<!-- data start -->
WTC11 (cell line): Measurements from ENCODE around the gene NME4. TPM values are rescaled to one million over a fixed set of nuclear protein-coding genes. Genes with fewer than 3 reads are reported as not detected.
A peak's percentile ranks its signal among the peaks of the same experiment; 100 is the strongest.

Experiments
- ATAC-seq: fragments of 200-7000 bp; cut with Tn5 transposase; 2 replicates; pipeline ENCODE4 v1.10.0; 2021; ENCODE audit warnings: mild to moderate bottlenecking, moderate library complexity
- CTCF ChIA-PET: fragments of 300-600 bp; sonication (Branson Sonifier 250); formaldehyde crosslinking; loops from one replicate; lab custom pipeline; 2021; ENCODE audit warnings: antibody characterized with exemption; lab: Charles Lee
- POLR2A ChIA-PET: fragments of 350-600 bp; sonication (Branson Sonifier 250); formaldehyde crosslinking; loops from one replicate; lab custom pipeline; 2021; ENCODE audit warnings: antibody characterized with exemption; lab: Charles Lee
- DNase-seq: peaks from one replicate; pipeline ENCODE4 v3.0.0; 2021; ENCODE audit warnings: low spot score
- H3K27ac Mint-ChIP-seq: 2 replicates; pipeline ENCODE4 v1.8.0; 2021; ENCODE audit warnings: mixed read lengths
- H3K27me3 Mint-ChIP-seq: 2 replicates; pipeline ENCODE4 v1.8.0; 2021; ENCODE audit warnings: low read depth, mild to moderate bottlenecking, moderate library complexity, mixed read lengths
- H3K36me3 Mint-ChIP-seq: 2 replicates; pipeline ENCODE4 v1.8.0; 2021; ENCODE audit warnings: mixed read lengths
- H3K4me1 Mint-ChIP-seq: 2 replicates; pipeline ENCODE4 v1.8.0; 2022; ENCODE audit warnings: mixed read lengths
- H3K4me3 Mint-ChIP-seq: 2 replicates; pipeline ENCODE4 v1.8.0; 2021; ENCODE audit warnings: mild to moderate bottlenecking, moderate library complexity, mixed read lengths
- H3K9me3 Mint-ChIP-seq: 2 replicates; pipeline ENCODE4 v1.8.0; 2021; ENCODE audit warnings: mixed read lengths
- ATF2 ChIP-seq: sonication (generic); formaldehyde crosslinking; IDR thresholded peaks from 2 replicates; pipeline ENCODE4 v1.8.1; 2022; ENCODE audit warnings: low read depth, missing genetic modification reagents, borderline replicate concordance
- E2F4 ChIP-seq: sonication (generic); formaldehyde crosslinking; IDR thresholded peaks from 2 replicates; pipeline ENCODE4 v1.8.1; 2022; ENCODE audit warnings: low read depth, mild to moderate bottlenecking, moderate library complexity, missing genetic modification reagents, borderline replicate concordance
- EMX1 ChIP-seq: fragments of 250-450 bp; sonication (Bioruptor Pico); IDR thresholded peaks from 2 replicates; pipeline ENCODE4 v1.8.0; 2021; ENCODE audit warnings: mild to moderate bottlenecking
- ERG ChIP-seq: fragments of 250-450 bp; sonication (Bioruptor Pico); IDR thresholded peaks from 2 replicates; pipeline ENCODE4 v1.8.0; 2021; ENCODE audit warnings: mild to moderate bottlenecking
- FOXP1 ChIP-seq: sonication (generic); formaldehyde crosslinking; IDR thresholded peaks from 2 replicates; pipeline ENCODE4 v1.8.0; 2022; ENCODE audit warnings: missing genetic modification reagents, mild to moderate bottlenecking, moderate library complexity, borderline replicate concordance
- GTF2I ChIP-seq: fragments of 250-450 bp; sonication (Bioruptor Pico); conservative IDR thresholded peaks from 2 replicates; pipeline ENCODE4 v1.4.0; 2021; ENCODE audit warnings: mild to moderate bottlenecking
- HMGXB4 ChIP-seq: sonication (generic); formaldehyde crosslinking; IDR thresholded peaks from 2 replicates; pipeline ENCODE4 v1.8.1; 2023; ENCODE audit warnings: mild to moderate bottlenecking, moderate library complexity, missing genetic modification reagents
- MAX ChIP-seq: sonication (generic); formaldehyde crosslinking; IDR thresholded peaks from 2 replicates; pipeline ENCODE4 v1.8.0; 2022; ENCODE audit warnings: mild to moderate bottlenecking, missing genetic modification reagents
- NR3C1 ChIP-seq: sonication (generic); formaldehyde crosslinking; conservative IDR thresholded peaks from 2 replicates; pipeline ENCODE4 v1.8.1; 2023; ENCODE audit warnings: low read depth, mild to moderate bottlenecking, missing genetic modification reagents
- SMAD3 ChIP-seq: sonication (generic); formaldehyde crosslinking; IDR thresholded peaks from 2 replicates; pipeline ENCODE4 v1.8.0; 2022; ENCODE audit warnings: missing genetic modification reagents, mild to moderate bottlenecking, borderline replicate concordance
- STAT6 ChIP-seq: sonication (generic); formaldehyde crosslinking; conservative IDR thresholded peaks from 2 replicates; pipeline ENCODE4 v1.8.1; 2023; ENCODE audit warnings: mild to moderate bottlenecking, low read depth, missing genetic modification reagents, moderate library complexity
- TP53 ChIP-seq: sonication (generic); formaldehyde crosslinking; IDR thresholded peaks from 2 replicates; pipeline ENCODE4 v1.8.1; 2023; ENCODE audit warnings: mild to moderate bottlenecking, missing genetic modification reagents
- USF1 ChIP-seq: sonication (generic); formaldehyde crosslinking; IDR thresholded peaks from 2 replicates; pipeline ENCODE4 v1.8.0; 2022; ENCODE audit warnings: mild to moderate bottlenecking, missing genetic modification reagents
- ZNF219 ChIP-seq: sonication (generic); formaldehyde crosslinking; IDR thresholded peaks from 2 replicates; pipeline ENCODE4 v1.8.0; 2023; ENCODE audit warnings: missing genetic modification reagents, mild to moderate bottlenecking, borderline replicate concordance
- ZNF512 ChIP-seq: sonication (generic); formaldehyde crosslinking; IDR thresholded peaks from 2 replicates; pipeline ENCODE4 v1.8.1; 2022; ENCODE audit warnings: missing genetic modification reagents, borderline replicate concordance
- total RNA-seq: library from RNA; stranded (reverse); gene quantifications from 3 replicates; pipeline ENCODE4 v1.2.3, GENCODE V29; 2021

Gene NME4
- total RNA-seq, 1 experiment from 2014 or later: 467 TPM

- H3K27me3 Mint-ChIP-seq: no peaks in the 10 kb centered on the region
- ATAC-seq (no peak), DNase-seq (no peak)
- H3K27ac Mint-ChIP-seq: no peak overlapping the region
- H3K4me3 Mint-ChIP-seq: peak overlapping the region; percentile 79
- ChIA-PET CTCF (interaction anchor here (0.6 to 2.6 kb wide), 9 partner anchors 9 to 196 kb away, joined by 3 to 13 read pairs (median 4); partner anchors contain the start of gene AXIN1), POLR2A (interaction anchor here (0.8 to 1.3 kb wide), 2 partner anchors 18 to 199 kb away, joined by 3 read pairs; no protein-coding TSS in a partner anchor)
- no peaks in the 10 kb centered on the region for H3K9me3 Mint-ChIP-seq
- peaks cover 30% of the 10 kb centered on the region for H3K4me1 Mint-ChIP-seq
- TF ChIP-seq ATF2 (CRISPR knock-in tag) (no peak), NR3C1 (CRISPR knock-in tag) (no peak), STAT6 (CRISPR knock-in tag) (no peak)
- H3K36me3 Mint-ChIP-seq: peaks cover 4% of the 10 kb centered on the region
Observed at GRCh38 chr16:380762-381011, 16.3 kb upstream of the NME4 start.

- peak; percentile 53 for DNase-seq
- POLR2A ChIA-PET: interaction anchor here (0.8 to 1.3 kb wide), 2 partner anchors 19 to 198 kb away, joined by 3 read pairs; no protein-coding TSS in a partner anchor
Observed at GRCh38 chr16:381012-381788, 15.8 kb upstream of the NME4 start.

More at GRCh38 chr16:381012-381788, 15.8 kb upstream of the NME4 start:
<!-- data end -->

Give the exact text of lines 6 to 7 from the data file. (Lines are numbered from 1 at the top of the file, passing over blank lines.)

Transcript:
- POLR2A ChIA-PET: fragments of 350-600 bp; sonication (Branson Sonifier 250); formaldehyde crosslinking; loops from one replicate; lab custom pipeline; 2021; ENCODE audit warnings: antibody characterized with exemption; lab: Charles Lee
- DNase-seq: peaks from one replicate; pipeline ENCODE4 v3.0.0; 2021; ENCODE audit warnings: low spot score